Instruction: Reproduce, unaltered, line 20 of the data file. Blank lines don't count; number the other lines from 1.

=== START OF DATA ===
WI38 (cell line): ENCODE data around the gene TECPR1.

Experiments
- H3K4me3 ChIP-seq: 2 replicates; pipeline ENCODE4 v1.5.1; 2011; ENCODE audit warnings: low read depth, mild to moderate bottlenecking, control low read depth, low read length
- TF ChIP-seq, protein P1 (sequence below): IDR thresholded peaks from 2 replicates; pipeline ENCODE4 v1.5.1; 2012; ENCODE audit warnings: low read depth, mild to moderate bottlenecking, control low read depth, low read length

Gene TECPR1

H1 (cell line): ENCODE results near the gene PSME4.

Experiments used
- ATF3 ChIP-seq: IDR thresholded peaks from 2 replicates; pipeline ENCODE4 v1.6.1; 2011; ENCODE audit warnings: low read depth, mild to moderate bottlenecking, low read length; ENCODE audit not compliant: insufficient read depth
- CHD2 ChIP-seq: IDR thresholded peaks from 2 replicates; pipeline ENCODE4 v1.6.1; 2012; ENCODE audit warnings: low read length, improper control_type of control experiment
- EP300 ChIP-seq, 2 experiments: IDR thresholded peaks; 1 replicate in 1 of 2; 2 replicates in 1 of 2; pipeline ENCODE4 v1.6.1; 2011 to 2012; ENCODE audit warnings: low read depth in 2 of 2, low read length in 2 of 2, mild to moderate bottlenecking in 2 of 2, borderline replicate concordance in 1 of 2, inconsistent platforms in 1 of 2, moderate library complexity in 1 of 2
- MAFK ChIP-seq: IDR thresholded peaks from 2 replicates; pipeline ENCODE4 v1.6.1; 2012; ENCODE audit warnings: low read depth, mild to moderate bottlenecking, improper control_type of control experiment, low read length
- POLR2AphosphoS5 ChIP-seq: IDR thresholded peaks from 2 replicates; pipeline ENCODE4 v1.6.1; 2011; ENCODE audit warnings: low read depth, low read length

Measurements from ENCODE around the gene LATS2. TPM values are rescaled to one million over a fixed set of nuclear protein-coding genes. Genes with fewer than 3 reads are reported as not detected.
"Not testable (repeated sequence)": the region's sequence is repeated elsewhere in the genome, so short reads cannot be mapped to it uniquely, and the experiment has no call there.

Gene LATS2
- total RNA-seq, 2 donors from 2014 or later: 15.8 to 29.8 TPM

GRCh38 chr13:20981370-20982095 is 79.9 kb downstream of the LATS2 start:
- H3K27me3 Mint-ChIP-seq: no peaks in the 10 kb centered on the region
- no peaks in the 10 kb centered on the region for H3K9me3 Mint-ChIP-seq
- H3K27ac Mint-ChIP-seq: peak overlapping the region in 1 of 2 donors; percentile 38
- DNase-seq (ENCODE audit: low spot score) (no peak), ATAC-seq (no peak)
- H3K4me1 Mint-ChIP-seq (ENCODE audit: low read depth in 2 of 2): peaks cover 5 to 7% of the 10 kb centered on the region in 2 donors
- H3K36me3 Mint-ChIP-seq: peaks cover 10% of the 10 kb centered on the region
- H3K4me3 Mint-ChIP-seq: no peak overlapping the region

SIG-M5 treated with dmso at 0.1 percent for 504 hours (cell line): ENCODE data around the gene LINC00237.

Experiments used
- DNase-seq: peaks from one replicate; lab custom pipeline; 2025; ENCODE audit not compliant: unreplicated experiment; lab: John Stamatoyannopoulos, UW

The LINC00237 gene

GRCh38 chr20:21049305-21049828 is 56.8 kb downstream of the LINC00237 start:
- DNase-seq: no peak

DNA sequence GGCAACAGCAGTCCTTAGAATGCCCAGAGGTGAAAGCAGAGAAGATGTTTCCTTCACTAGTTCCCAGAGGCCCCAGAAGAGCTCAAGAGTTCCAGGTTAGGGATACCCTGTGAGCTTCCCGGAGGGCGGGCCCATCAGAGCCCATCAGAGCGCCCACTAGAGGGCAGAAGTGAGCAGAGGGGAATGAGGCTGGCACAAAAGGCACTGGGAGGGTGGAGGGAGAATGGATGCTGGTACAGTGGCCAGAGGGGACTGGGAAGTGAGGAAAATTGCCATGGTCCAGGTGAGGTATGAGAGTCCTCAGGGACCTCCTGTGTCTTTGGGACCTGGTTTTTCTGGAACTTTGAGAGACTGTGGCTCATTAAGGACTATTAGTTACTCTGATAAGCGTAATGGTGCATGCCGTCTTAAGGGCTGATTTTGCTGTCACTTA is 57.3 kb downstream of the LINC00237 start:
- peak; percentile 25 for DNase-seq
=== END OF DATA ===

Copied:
- H3K27ac Mint-ChIP-seq: peak overlapping the region in 1 of 2 donors; percentile 38